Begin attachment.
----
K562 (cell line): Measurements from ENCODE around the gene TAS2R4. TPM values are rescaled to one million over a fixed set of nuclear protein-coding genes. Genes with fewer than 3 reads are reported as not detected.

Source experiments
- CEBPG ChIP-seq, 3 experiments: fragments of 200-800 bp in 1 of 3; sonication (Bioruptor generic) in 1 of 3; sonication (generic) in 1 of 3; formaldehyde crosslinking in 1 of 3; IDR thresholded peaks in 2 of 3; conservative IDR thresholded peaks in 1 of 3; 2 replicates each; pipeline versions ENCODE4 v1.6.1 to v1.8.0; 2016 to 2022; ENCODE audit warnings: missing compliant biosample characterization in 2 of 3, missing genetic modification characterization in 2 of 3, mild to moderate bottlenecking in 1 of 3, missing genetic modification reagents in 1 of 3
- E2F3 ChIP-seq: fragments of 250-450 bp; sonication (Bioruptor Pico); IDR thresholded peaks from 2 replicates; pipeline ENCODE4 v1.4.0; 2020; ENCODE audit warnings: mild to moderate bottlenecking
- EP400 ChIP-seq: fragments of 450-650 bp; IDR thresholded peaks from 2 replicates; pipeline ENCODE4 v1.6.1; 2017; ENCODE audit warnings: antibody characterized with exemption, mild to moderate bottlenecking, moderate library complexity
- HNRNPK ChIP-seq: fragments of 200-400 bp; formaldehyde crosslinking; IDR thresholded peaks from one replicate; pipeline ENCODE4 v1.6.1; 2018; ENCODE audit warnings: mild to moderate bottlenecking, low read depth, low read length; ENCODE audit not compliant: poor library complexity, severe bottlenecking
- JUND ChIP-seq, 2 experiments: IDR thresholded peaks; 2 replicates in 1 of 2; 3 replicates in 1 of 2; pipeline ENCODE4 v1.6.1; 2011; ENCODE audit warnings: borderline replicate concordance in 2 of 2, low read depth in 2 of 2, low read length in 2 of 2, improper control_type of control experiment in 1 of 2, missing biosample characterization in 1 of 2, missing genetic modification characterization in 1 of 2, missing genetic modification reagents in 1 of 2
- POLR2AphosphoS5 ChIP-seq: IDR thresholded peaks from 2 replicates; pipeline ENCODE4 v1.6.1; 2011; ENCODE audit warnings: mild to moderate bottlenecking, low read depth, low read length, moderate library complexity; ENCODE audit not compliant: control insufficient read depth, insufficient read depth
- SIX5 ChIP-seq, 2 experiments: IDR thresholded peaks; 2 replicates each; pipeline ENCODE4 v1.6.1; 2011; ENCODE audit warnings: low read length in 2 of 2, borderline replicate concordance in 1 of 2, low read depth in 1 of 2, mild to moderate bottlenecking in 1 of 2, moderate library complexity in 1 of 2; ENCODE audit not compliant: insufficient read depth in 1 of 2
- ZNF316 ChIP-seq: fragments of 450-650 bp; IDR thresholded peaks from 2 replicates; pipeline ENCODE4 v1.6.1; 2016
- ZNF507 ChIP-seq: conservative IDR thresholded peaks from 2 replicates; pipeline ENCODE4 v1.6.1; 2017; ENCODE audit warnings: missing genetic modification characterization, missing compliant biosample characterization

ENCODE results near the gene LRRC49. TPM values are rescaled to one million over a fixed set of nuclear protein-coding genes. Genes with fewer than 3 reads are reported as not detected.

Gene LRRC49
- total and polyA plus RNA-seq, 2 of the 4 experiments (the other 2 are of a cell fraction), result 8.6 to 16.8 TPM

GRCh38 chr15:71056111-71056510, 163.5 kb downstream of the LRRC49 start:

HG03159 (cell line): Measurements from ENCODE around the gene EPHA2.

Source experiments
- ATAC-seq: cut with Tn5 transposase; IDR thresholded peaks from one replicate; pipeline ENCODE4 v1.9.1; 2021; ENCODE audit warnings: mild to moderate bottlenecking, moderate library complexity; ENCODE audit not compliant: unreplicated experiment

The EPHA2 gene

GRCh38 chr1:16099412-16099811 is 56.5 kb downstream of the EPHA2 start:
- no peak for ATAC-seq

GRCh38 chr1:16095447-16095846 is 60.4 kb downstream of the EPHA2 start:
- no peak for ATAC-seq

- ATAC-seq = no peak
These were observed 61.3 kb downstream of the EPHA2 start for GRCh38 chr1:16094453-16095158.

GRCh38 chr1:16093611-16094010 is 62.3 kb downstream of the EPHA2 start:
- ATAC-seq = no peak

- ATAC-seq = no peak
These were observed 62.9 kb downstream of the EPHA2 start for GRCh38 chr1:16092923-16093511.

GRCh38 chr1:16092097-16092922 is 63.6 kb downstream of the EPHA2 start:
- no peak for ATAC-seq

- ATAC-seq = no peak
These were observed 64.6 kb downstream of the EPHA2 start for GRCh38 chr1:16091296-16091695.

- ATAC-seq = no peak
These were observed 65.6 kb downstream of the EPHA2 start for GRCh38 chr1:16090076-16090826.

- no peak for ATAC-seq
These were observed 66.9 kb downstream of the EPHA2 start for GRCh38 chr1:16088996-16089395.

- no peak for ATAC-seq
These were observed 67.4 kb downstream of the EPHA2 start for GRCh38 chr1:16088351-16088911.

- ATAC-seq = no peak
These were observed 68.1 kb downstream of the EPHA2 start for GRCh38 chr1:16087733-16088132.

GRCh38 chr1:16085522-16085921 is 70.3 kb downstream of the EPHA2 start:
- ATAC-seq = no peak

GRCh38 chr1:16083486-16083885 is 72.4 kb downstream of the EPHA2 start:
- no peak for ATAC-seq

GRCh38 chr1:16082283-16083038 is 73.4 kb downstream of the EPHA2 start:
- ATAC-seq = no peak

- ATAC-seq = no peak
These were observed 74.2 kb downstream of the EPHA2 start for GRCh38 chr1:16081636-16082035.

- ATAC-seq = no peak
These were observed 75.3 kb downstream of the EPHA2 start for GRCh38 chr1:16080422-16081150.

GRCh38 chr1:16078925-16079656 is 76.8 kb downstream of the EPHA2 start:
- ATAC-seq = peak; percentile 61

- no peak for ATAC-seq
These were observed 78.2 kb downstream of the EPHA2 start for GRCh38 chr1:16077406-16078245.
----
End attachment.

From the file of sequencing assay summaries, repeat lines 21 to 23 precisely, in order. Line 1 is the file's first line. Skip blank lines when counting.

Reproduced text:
- no peak for ATAC-seq

GRCh38 chr1:16095447-16095846 is 60.4 kb downstream of the EPHA2 start:
- no peak for ATAC-seq